NBC 4 New York reporter Brian Thompson captured this image of the Casino Pier roller coaster in Seaside Heights in the ocean amid Sandy's storm surges.
A roller coaster swept off a New Jersey amusement pier by Sandy won't remain as a tourist attraction partially submerged in the ocean.
Seaside Heights Mayor Bill Akers tells the Asbury Park Press the town and the owners of the Casino Pier are in talks to remove what remains of the Jet Star Roller Coaster.
The mayor last week told NBC 4 New York that the coaster would make a "great tourist attraction." But now says that "was not the brightest comment."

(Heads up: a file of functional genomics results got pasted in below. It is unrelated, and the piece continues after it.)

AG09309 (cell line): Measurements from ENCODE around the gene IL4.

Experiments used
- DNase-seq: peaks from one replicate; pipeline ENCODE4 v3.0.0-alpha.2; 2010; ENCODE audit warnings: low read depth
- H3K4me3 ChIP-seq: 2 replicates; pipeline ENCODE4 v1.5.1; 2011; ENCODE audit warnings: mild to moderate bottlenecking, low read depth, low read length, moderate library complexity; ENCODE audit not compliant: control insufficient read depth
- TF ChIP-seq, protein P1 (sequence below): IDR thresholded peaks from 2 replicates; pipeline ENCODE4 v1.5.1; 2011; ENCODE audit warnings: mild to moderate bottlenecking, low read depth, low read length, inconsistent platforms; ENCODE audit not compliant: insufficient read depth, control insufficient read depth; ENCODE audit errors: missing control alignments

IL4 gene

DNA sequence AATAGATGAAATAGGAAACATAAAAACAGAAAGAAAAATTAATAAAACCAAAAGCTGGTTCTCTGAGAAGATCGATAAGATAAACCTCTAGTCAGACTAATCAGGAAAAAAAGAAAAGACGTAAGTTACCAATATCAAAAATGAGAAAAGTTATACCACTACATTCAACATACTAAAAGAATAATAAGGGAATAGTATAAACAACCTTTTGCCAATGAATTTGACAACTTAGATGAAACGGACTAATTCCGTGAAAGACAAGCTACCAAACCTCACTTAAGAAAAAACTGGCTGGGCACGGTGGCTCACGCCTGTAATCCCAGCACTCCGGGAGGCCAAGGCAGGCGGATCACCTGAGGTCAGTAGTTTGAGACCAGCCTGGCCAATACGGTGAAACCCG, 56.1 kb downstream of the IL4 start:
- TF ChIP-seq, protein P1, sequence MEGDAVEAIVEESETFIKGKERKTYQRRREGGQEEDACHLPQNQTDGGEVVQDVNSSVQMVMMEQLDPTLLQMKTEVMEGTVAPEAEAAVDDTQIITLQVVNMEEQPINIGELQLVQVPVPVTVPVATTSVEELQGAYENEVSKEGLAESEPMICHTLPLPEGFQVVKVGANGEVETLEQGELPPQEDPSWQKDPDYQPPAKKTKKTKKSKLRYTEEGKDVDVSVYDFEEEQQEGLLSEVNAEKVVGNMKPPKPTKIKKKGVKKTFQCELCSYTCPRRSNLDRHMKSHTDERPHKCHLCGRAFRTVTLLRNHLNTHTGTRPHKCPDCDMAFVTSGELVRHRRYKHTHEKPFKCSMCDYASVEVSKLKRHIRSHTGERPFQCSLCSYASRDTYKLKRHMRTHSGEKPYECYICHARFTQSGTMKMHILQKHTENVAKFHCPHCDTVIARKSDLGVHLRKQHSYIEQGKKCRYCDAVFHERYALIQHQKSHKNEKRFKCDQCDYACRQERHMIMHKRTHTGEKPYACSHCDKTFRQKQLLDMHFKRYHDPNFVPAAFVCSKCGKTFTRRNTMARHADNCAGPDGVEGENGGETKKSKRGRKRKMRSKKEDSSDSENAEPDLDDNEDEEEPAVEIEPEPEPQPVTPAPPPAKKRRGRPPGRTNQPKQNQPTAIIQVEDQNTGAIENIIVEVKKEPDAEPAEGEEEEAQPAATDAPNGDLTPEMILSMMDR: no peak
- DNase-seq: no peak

Casino Pier officials say they are still assessing the damage.
The mayor says construction of a new boardwalk should begin in January and be ready by Memorial Day.
Meanwhile, homeowners in a hard-hit Long Beach Island community are getting the first look at what remains of their properties.
Holgate is where the Atlantic Ocean met the bay when the storm hit last month. Water rushed under oceanfront homes after breaching vulnerable dunes.
All Holgate residents were allowed to return home as of 7 a.m. Tuesday.
New Jersey Natural Gas crews over the weekend completed the re-pressurization of the gas main on Long Beach Island and natural gas is now available to almost all customers.
Mantoloking has closed access to the hard-hit town because of the wintry weather Tuesday.
Toms River says it has issued 2,430 permits for repairs on its barrier island.